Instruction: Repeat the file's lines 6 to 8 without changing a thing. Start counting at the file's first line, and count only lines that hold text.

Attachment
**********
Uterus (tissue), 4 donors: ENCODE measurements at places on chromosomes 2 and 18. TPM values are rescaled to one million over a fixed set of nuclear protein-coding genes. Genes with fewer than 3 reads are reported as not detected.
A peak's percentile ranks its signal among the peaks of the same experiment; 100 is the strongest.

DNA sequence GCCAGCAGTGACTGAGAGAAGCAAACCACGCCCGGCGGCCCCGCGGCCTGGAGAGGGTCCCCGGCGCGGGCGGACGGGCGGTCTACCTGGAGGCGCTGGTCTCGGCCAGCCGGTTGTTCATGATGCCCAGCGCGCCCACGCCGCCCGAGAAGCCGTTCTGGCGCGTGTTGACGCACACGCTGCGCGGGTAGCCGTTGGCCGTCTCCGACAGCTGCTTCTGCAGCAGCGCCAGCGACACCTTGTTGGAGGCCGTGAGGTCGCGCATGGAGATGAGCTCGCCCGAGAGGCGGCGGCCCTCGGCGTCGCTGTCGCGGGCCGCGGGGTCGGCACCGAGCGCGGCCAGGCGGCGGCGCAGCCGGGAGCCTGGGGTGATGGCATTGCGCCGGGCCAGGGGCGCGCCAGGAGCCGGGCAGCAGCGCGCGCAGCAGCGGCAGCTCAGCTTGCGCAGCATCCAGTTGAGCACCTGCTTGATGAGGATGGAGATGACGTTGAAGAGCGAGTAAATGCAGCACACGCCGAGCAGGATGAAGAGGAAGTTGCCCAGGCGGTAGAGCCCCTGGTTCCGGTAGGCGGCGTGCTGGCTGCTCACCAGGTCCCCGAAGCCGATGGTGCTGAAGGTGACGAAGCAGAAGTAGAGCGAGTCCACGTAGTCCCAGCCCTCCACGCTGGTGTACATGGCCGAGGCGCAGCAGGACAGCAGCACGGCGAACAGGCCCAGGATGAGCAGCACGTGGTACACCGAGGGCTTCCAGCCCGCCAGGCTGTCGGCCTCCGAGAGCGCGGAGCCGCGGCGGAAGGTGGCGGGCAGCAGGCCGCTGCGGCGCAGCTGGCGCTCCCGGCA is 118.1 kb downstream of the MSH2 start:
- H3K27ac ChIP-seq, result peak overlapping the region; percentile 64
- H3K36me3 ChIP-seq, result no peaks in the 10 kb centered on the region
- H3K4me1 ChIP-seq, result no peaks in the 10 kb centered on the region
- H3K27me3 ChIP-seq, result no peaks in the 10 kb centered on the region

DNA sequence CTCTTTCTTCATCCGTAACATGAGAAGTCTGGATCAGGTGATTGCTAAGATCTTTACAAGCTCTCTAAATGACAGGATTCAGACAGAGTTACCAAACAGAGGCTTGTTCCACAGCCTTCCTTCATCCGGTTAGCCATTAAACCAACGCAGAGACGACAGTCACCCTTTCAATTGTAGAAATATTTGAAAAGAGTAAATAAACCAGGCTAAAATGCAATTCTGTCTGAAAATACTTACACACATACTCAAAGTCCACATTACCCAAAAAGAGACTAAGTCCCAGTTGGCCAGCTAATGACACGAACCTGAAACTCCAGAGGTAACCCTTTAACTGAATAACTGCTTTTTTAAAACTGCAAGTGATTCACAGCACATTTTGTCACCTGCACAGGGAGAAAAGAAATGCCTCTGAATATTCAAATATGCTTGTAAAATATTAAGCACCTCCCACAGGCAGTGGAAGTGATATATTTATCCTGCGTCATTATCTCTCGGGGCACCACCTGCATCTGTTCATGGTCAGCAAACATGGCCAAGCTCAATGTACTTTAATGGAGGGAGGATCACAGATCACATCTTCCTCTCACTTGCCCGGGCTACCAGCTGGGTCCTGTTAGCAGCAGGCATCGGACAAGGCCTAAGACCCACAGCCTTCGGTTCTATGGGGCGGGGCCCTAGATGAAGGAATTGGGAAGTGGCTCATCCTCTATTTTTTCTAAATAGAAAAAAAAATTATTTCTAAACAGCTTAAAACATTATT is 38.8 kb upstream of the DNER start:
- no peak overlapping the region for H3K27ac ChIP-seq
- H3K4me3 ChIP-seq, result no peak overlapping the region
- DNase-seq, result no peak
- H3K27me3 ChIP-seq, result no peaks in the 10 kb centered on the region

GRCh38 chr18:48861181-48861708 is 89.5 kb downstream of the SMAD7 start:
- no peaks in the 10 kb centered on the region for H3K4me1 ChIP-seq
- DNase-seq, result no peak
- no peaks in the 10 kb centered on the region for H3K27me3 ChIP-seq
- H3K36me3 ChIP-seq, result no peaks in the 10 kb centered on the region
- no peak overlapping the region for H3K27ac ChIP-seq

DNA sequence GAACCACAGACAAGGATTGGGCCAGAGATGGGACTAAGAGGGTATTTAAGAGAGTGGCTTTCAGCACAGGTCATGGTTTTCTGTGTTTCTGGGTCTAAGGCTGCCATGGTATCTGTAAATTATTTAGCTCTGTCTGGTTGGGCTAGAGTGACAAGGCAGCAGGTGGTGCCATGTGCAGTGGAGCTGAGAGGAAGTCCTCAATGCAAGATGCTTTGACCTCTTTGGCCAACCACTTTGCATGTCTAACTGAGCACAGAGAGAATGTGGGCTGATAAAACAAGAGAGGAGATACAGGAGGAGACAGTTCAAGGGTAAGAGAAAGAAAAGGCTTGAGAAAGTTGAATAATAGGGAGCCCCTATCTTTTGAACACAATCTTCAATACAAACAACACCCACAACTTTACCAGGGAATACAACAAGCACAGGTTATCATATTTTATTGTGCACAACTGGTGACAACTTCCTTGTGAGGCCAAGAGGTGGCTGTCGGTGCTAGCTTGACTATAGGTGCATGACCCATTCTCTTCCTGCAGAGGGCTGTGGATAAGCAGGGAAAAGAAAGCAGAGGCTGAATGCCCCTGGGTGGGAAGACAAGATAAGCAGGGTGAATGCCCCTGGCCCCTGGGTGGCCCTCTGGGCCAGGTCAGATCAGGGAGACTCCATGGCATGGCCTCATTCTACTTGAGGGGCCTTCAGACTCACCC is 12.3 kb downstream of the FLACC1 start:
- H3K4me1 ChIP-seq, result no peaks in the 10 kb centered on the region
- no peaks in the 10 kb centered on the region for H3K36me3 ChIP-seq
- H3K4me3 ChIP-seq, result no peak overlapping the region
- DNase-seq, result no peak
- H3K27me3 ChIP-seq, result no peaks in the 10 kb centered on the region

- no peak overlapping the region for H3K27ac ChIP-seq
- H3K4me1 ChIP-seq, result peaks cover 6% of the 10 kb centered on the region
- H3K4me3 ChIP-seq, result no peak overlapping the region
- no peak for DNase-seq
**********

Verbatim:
- H3K4me1 ChIP-seq, result no peaks in the 10 kb centered on the region
- H3K27me3 ChIP-seq, result no peaks in the 10 kb centered on the region

DNA sequence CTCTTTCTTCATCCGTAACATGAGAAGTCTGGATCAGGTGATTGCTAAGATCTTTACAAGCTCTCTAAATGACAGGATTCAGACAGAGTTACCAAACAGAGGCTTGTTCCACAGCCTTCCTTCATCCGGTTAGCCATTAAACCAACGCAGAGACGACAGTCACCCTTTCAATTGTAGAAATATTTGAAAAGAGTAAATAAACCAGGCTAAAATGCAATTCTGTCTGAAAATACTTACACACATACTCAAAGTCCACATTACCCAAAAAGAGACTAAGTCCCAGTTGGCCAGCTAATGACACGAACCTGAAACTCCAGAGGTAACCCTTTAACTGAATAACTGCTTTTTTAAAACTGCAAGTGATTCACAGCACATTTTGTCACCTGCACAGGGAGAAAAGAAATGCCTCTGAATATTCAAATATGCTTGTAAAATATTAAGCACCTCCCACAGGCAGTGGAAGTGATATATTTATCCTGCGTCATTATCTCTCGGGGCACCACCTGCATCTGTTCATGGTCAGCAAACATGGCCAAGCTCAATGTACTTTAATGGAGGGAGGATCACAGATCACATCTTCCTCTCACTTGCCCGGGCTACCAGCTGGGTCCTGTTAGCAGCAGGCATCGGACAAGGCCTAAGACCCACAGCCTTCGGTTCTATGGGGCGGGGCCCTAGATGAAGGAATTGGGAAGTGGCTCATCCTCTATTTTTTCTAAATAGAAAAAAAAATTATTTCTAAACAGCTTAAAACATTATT is 38.8 kb upstream of the DNER start: